The time to get your affairs in order is before you die or become incapacitated. The time is now. These steps will help:
- Prepare a durable power-of-attorney for finances. This gives a trusted person broad authority to handle your finances if you become unable to handle your own affairs. This person becomes your agent or attorney-in-fact (but doesn’t have to be an attorney).
- Protect your children’s property by naming a property guardian, custodian, or trustee to manage the property and money you leave to your minor children. (This could be the same person as the personal guardian you name in your will).
- It may be a good idea to purchase life insurance if you have young children, a mortgage on your home, or you may owe significant debts or estate taxes when you die.
- Name a pay-on-death beneficiary for accounts held by your bank or retirement plan administrator, and that are not listed in your will or trust. This makes the account automatically transfer to your beneficiary upon your death, allowing the funds to skip the probate process.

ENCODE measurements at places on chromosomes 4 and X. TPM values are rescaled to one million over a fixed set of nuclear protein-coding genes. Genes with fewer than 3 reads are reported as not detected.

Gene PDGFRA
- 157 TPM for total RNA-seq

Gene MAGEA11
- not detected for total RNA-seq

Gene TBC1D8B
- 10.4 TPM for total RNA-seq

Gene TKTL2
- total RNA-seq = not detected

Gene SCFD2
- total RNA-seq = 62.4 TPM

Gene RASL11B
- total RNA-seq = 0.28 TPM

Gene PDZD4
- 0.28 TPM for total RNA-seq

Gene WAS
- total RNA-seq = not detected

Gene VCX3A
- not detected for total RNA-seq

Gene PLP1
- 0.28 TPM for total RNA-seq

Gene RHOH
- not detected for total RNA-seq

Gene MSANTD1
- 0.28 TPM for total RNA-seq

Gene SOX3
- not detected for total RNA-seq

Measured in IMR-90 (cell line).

- You might pre-arrange and pre-pay for your funeral. Consider a Totten Trust (if allowed in your state) with your bank and deposit funds into it to pay for your funeral and other final arrangements
- Consult with tax and estate planning professionals to reduce or avoid estate taxes.
- If you solely own a business, you should have a succession plan. If you own a business with others, you should have a buy-sell agreement.
- Store important information and documents in a safe place, where your executor and attorney-in-fact can find it. These would include your will, any trusts documents, insurance policies, real estate deeds, auto titles, certificates for investments [stocks, bonds, annuities, IRAs or 401(k)s, Totten Trust or funeral pre-payment plan], and information on accounts and debts (banks, credit cards, loans, mortgages, mutual funds, safe deposit boxes, any unpaid taxes, and utilities).